Maybe you have been to a tasting where you have heard people describe the body of a wine. You wonder what this means. Your wine is not a person, it does not have a body, and yet there you are hearing about this wines body!
Unlike sweetness, acidity, tannin and alcohol the body of a wine is not a scientific measurement or term. But it is linked to these four things. Body is the general weightiness of the wine as you are drinking it. You can have full, medium and light bodied wines.
Fuller bodied wine tend to be the bigger and more powerful ones, usually lower in acidity and higher in alcohol and tannin and can be sweeter. These can include wines made in warmer climates, new world reds, Southern Rhone varieties and wines made from some of the following grapes: Pinotage, Syrah, Cab Sav and Chardonnay (not always).
Light bodied wines exhibit higher acidity, lower alcohol, sweetness and tannins compared to a bold wine. They are aromatic, lighter and leaner. Often produced in cooler climates, they include German Mosel Riesling, Hunter Valley Semillon, Asti and Portuguese Vinho Verde.
Many wines belong in the in-between category, those with the medium bodies! Usually with an alcohol content of between 11 and 12%. Gamay, Pinot Noir and Chenin Blanc are among those usually considered medium bodied.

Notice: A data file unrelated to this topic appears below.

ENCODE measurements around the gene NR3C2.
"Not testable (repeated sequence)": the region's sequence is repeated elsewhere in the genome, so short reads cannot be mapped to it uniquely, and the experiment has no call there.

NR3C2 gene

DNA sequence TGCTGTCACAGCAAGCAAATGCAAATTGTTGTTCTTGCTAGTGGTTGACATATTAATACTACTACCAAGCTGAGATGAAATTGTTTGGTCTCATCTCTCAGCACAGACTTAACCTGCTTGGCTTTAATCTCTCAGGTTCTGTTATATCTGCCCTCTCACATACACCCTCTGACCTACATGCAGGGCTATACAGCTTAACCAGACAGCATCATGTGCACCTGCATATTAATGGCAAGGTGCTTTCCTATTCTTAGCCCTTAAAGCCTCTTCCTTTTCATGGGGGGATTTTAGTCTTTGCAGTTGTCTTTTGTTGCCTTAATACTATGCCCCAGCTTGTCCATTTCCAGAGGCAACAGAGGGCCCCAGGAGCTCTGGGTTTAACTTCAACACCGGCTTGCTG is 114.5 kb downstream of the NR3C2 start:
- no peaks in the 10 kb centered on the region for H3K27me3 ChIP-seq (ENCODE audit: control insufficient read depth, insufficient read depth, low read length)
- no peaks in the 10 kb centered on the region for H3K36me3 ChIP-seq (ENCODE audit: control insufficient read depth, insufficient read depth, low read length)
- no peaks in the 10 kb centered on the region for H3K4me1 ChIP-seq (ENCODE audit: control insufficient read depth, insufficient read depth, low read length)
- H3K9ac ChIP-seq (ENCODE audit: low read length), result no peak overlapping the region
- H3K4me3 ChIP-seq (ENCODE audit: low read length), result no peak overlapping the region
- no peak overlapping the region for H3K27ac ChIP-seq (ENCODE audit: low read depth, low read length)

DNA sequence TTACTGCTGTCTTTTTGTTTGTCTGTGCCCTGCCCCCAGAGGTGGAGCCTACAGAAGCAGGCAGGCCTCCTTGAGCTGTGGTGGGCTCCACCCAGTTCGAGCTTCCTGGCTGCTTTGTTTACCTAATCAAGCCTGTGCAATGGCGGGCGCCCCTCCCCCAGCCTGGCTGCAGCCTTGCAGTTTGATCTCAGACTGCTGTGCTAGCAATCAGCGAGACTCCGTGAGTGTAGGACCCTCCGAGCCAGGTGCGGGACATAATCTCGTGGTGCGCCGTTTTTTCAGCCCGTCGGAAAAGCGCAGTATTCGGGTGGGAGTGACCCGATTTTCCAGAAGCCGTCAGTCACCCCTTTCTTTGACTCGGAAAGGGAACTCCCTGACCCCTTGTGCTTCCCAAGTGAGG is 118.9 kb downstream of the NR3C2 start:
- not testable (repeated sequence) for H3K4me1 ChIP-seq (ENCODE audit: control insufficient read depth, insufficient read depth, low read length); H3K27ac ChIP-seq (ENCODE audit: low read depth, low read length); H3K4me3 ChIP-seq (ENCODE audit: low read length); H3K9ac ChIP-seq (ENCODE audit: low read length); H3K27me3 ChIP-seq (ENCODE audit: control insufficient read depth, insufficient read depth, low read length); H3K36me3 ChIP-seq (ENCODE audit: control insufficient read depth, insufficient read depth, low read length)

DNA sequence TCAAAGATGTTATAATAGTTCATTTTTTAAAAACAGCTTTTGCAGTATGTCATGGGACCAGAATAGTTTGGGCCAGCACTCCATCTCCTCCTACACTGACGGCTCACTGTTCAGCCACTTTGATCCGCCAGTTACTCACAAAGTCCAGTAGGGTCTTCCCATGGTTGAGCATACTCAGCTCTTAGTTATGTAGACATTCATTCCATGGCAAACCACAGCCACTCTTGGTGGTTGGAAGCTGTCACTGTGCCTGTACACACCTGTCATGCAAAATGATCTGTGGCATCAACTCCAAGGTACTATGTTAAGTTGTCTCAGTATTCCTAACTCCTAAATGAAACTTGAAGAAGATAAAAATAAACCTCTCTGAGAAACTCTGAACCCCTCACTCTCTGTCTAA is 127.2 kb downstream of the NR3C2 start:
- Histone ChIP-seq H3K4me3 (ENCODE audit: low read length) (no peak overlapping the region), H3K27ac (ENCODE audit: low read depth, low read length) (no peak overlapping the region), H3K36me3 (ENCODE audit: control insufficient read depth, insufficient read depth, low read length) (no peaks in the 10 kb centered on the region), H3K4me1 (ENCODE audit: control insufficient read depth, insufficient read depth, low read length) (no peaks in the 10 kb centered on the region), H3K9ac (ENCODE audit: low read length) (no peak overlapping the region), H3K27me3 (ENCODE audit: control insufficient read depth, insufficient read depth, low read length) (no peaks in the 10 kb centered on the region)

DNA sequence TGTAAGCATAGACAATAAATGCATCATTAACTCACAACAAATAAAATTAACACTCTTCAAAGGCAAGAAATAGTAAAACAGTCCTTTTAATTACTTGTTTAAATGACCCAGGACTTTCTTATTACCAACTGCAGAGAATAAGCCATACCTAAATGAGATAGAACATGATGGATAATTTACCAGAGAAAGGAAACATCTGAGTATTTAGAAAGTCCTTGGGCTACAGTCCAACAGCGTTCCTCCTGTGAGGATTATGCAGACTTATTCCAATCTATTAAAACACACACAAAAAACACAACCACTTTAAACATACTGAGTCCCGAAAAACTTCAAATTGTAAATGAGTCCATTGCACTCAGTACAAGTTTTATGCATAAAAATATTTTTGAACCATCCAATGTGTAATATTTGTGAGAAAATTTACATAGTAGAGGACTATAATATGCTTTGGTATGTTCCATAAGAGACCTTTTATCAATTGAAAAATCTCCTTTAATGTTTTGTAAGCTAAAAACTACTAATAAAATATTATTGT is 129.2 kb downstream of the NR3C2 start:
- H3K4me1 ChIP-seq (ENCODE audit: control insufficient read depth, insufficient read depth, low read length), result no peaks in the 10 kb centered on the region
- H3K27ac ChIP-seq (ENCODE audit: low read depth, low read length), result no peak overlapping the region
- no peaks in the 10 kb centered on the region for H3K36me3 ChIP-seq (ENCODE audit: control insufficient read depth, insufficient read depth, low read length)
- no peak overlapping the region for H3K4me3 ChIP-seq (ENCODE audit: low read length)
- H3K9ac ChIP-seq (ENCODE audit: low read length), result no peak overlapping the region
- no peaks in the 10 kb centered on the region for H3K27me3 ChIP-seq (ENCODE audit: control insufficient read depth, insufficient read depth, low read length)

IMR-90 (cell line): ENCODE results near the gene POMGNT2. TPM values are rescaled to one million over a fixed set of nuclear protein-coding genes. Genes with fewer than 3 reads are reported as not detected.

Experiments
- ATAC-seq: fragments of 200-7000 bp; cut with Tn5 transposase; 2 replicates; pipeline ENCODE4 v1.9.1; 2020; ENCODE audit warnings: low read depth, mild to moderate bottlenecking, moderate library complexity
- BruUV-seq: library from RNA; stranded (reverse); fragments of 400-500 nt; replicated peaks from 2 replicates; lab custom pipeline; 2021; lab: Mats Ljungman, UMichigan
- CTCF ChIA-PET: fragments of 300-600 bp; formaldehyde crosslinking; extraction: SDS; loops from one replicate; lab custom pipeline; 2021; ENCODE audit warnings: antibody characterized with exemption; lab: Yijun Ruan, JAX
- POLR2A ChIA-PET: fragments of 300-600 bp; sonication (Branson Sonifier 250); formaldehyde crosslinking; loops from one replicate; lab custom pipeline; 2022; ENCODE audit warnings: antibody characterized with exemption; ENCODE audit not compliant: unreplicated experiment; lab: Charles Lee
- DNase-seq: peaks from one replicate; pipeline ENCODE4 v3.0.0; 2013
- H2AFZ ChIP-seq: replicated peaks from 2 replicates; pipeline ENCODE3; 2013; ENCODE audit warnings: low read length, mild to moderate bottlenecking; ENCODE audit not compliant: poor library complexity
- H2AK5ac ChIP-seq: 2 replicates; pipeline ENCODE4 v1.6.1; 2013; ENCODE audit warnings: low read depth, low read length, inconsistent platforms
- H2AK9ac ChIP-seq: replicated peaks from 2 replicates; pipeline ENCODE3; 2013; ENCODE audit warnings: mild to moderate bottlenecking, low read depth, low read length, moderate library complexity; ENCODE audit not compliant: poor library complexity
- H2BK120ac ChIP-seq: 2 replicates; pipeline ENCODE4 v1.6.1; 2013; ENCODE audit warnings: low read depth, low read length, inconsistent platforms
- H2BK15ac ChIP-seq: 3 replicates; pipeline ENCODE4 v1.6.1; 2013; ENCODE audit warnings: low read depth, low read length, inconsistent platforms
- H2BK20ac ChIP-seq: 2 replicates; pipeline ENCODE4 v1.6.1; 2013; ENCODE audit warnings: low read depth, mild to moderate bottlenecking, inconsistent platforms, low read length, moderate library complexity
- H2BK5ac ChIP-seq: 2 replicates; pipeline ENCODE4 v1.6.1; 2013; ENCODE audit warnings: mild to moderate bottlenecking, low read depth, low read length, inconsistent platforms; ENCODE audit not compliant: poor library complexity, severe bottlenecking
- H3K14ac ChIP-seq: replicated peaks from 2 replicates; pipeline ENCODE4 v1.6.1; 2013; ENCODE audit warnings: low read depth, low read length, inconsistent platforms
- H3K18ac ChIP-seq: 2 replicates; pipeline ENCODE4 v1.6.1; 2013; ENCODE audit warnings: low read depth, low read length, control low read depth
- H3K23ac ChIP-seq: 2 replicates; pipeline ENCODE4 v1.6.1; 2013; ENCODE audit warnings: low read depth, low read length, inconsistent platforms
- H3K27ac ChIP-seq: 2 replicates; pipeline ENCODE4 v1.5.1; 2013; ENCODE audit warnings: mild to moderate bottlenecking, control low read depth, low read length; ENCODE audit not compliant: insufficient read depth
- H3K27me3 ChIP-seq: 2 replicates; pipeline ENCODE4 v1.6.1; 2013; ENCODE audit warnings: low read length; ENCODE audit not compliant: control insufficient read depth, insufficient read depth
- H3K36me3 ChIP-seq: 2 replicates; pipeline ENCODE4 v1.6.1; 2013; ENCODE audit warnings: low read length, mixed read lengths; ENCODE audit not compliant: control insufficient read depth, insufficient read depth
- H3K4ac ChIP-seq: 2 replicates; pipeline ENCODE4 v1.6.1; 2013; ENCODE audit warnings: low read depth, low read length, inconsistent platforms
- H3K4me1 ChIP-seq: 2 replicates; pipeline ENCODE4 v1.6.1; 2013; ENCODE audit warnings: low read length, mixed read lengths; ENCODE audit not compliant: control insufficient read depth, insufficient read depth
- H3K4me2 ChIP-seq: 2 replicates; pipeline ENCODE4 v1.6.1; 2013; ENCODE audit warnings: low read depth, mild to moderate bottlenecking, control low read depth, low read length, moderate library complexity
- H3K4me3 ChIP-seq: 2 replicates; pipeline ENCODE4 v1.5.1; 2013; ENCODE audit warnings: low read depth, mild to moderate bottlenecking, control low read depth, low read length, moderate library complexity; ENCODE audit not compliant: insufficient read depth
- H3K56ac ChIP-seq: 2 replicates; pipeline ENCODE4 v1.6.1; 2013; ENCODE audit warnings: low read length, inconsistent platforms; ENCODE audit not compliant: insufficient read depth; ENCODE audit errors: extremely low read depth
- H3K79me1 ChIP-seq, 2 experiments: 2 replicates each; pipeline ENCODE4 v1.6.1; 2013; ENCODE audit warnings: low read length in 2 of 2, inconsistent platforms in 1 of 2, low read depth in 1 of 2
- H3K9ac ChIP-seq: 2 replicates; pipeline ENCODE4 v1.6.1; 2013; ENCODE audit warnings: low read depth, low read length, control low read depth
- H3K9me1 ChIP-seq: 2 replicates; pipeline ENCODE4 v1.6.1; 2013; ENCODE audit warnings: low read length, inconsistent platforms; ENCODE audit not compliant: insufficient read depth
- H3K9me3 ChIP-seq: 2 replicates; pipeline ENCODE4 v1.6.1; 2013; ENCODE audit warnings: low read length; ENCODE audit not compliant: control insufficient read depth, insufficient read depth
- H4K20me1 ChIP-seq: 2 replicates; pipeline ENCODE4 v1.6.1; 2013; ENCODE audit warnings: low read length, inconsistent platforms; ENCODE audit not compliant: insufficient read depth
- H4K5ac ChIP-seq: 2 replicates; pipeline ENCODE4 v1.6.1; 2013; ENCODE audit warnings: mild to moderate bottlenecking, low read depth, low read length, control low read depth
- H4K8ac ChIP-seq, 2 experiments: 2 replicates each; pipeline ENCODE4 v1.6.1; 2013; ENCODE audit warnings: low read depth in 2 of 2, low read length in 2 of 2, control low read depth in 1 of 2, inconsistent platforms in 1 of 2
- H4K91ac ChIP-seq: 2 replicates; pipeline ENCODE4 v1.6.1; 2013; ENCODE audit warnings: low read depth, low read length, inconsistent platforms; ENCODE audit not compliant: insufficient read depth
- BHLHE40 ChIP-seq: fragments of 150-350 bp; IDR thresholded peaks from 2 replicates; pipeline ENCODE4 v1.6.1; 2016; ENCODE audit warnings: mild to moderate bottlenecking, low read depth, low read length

These are not pre-determined body types, we dont like to put anyone in a box! These examples are simply the collection of observations thus far. You may come across a Cab Sav that is really lacking in body. Dont let this throw you off, each winemaker has their own style, and a light Cab Sav is not always a bad thing!
The colour of your wine may also indicate its body, with lighter wine such as Gamay, Pinot noir, Grenache and Vinho Verde being light to medium bodied. Then Merlot, Tempranillo, Nebbiolo and Sauvingnon Blanc as quite firmly medium. Then the heavy weights, Malbec, Syrah, Mourvedre and Chardonnay as full bodied wines.
Grape varieties play a huge role in determining the body of your wine, I already touched on a few varieties above. However, climate and ageing has a huge impact on these varieties, for example your Australian barrel aged Chardonnay will have more body than your French stainless steel fermented chardonnay. Warmer climates tend to produce grapes that are higher in sugar, this in turn affects the alcohol levels which determine body. Still with me?
So next time you drink your wine, take a moment to think about how that sip feels in your mouth? Does it feel heavy and punchy, or light and aromatic? That is your wines body talking. But, dont be fooled into thinking that fuller body means higher quality, do not confuse these two. Body is no indicator of how good a wine is.
Now you know about body and why your wine definitely has one. I hope!